Army Pfc. Louis N. Crosby, 18, was reported missing in action on Dec. 1, 1950, after his unit was attacked by enemy forces near the Chosin Reservoir, North Korea.

Army Pfc. Louis N. Crosby, 18, was reported missing in action on Dec. 1, 1950, after his unit was attacked by enemy forces near the Chosin Reservoir, North Korea. (Defense POW/MIA Accounting Agency)

ORANGEBBURG, S.C. (Tribune News Service) — Mac Crosby never got to meet his uncle, but he’s ready for him to come home.

Army Pfc. Louis N. Crosby, 18, was a member of Company A, 1st Battalion, 32nd Infantry Regiment, 7th Infantry Division.

He was reported missing in action on Dec. 1, 1950, after his unit was attacked by enemy forces near the Chosin Reservoir, North Korea.

Following the battle, his remains could not be recovered.

On July 27, 2018, following a summit between then- U.S. President Donald Trump and North Korean Supreme Leader Kim Jong-un, North Korea turned over 55 boxes which had been purported to contain the remains of American service members killed during the Korean War.

The remains arrived at Joint Base Pearl Harbor-Hickam, Hawaii, on Aug. 1, 2018, and were then sent to the Defense POW/MIA Accounting Agency laboratory for identification.

The agency announced on Thursday that Louis Crosby’s remains of were accounted for on April 21, 2020.

Scientists from the DPAA used anthropological analysis and circumstantial evidence to identify Crosby’s remains. Scientists from the Armed Forces Medical Examiner System also used mitochondrial DNA analysis.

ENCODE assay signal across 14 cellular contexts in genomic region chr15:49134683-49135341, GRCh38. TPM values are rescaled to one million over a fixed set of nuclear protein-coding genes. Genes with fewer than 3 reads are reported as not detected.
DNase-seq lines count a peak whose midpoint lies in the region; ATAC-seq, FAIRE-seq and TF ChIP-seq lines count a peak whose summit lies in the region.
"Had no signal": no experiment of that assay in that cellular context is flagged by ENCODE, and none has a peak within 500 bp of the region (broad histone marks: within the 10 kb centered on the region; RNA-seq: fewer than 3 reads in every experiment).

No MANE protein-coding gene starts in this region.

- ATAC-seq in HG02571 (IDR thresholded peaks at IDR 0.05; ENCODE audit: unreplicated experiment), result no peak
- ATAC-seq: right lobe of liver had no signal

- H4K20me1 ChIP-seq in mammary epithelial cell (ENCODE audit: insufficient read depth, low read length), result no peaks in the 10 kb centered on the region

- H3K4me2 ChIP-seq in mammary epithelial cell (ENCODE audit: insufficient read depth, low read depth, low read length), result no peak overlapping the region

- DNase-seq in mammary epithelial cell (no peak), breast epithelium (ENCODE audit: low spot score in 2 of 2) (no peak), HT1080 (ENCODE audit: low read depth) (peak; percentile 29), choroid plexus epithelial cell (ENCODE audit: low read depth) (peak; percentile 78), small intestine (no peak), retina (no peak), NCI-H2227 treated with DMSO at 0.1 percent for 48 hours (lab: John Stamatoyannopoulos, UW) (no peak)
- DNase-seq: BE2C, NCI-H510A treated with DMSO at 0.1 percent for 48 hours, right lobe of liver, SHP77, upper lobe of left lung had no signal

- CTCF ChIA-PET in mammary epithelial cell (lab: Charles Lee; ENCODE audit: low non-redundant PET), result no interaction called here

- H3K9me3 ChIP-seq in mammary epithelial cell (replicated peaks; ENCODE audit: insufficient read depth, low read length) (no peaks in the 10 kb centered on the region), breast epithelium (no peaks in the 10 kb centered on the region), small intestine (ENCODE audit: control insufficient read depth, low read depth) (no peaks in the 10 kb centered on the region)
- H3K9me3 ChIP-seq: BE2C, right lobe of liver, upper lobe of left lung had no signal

Mac Crosby said his 92-year-old father, Henry M. Crosby Sr., is especially looking forward to having the remains of his youngest brother arrive home.

“When my uncle went off in the service and all, he never saw him anymore since then. That’s been 71 years ago. My dad’s 92. He’s been kind of looking forward to that happening, especially when they gave him the call,” Mac Crosby said.

“They took his DNA a few years back so they would have that on file. Then when they brought the remains over, they did identify him as one of them,” he said.

He continued, “They let us know that a while back, just before COVID came in. Then with the COVID pandemic, they had to stop with all that.”

A memorial service is scheduled for Aug. 18, which would have been the soldier’s 89 birthday. A time has not been set.

Crosby said his uncle will be buried in Crestlawn Cemetery next to his parents. Thompson’s Funeral Home is in charge of arrangements.

Crosby’s name is recorded on the Courts of the Missing at the National Memorial Cemetery of the Pacific in Honolulu, along with the others who are still missing from the Korean War. A rosette will be placed next to his name to indicate he has been accounted for.

“My dad’s looking forward to him getting home. They’re going to bury him at Crestlawn right next to his mom and dad. We’re going to have that set up for them so they’ll have that done. I never knew him because he was gone before I was even born or anything like that. So I personally didn’t know him at all, but my dad talked highly of him,” Crosby said.

“It was his youngest brother. My dad’s the only surviving one out of all of them. So it was kind of good for him to know that his brother was coming back home. He was really excited about that. We’re really looking forward to getting him home and having a memorial for him,” he said.

Crosby said the memorial service for his uncle will be a special one.

“We’re really looking forward to it. One of the guys at the VFW is interested in getting some things done with it. We’ve actually talked to one of the guys that my first cousin knows real well.

“He’s talking about doing a little flyover-type thing that they do for military. Of course, we’ve got the full military ceremony coming with the 21-gun salute, folding of the flag, pall bearers, and all that good stuff. We would like for the community to know that he’s coming home, that’s for sure,” he said.


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